It took me a while to find Lucinda "Fairman" in the 1850 census.
I "knew" she should be in Enfield, Grafton County, New Hampshire. The difficulty was finding her. When I looked at the entry underlined in red on the image above, I knew I had the right person. Comparing the birth place that is clearly Connecticut (in green above) with Lucinda's (in blue above) also confirmed that her place of birth was Vermont and not Connecticut.
When I went back and looked at how her entry was transcribed at Ancestry.com., I realized why I had difficulty finding here.
This shows the results screen when I searched the 1850 census for people born in 1807 (plus or minus 5 years) with first name of Luc*, living in Grafton County, New Hampshire, and a keyword of "enfield."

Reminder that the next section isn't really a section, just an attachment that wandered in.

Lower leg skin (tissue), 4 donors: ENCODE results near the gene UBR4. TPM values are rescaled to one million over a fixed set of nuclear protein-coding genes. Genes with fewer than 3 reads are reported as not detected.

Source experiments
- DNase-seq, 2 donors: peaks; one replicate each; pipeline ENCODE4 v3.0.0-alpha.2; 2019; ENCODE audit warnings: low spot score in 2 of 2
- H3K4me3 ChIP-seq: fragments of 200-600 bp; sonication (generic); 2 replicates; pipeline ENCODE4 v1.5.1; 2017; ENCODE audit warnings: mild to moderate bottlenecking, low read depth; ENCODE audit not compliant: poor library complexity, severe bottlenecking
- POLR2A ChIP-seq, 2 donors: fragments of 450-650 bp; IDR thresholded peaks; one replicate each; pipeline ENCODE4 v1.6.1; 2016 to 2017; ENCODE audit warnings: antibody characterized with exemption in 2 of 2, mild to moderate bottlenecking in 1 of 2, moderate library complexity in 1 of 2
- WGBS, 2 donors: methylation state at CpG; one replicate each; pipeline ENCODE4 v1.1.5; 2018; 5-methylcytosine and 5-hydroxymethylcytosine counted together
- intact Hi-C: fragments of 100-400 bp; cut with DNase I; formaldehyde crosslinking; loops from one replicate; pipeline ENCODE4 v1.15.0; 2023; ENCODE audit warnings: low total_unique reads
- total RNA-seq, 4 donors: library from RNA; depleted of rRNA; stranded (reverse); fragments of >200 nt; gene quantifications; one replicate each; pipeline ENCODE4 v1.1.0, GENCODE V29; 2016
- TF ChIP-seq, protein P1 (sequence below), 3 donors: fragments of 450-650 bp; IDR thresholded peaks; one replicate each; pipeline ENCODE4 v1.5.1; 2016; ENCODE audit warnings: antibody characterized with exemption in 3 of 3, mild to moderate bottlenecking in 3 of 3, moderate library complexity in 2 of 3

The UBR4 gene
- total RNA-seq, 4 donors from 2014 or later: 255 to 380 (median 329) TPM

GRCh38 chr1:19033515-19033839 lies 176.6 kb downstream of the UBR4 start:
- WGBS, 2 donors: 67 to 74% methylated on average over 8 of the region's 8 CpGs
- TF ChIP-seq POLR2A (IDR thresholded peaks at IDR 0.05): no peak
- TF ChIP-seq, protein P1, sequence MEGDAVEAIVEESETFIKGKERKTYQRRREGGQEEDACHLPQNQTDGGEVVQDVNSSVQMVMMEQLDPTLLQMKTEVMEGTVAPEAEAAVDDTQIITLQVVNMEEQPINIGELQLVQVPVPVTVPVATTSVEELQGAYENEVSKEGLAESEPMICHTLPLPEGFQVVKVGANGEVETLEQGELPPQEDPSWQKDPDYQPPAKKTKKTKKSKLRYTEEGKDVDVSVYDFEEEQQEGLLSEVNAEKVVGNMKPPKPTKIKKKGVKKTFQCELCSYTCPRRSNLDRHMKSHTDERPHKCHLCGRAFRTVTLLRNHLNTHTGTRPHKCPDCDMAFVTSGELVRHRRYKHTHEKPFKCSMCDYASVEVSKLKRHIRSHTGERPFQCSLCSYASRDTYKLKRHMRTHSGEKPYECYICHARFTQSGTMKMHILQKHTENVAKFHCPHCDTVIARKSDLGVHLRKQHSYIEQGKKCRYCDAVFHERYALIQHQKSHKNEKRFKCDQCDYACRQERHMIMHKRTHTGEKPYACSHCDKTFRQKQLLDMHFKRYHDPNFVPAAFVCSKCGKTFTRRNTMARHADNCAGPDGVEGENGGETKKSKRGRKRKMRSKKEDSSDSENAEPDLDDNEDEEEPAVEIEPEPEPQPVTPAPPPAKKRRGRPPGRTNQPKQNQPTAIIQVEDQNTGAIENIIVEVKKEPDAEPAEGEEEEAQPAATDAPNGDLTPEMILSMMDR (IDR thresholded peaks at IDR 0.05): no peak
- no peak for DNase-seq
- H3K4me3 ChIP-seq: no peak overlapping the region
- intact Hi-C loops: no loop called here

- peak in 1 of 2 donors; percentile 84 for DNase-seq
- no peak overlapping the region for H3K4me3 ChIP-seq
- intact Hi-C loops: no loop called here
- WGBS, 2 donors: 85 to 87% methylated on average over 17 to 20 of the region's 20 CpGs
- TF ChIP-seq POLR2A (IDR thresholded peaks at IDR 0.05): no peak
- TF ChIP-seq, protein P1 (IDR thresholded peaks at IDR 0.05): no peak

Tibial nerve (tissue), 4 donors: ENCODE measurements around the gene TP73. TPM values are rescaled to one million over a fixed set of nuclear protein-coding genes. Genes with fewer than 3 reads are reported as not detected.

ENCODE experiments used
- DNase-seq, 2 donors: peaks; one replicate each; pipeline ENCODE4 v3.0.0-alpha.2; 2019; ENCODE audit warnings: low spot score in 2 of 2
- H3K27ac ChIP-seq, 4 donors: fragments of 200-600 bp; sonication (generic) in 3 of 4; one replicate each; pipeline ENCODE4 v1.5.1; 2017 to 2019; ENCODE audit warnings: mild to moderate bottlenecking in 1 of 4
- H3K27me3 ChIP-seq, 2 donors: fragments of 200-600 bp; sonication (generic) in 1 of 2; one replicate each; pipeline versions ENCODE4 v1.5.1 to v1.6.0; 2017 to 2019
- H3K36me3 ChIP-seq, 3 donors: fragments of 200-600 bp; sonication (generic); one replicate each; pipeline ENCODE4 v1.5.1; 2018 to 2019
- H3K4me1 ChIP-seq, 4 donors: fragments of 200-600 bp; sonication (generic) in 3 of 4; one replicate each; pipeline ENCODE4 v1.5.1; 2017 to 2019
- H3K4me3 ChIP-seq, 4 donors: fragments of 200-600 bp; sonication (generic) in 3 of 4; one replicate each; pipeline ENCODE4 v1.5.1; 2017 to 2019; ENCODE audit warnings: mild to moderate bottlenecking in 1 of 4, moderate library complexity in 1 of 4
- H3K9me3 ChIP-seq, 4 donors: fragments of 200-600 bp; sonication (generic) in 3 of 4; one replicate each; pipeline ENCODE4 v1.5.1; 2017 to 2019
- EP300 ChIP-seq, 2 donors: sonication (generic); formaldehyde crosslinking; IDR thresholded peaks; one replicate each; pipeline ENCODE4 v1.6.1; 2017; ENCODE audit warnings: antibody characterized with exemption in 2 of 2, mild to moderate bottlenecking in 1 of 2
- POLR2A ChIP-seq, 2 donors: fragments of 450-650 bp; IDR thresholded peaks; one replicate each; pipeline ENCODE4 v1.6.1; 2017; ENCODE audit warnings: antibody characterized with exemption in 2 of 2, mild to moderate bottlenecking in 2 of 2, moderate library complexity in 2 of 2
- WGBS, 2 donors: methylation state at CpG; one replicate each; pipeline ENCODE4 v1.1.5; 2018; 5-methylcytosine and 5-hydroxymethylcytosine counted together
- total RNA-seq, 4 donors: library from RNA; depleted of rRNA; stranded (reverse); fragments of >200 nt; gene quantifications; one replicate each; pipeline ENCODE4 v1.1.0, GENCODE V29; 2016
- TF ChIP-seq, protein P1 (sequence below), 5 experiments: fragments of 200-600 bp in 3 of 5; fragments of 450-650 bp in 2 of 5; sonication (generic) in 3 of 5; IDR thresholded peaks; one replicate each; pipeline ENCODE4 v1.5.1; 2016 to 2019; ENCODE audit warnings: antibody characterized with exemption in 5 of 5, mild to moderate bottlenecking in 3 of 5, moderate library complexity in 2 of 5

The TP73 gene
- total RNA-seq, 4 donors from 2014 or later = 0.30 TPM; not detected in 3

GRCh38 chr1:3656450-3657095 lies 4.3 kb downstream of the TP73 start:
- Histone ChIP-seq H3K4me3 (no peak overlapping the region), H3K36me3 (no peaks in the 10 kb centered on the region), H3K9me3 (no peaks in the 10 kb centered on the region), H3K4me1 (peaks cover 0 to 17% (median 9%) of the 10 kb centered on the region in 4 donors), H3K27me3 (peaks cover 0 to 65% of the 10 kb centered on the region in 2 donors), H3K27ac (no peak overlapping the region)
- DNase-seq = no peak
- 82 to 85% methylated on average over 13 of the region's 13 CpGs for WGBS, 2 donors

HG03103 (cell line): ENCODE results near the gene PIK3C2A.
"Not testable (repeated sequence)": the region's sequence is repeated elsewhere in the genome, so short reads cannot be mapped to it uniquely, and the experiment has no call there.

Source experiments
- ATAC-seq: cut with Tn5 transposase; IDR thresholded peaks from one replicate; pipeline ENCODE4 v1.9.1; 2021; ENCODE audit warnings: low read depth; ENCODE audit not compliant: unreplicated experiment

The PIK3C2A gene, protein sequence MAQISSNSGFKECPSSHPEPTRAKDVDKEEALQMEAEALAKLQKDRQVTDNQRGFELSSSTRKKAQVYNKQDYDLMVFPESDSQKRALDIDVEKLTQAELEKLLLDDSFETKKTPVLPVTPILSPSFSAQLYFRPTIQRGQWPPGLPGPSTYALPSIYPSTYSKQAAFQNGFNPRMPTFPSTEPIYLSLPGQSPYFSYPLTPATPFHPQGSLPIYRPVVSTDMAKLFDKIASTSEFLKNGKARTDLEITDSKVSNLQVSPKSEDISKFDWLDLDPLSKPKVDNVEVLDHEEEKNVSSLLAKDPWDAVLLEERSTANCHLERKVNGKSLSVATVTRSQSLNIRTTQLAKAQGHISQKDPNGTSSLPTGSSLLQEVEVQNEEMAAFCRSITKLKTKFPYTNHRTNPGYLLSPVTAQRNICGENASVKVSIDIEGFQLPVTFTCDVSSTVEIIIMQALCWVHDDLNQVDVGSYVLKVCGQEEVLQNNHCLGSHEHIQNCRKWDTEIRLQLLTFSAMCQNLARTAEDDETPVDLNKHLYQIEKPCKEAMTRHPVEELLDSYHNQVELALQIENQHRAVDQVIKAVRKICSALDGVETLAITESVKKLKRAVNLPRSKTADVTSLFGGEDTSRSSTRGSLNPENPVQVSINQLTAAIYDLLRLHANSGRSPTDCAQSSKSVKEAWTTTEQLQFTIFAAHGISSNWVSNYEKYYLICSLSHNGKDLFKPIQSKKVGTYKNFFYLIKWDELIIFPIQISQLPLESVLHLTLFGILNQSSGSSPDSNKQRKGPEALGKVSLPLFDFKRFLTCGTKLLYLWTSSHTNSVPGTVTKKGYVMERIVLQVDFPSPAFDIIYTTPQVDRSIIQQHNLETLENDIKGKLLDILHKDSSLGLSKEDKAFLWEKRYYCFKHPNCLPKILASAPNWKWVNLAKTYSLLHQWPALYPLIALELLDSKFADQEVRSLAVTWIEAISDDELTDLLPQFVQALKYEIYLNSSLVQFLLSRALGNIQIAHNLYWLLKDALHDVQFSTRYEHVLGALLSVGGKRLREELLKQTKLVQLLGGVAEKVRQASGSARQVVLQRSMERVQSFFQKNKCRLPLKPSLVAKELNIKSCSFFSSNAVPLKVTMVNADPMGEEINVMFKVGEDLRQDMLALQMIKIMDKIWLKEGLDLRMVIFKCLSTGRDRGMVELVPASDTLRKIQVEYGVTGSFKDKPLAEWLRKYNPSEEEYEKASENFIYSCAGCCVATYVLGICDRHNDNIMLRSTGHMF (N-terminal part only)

|Search results for at Ancestry.com.of the 180 U. S. Census on 12 December 2012.|
Lucinda was transcribed as Lucinda Lamum, born about 1808 in Connecticut. I could see how her name was transcribed the way it was--although I disagreed with it. The error in the place of birth was not as easy to see, especially as Connecticut was clearly indicated as "Conn." in at least one other entry on the page.
Before we complain too much, it does us well to remember that the alternative to using the indexes is to search page by page. I think I'll stick with the indexes and keep making that list of tricks and workarounds when the humans who have made the index have transcribed something in a way in which I would not. Sometimes those differences are simply due to interpretation variations and sometimes, yes, they are due to error.
Reminder--we don't include complete citations on blog posts--just our personal preference. Complete citations are always included in Casefile Clues or you can learn about citations in Elizabeth Shown Mills' Evidence Explained. We always do include enough background information in blog posts that readers can find our original sources.If you think we don't, please fire off an email to me at firstname.lastname@example.org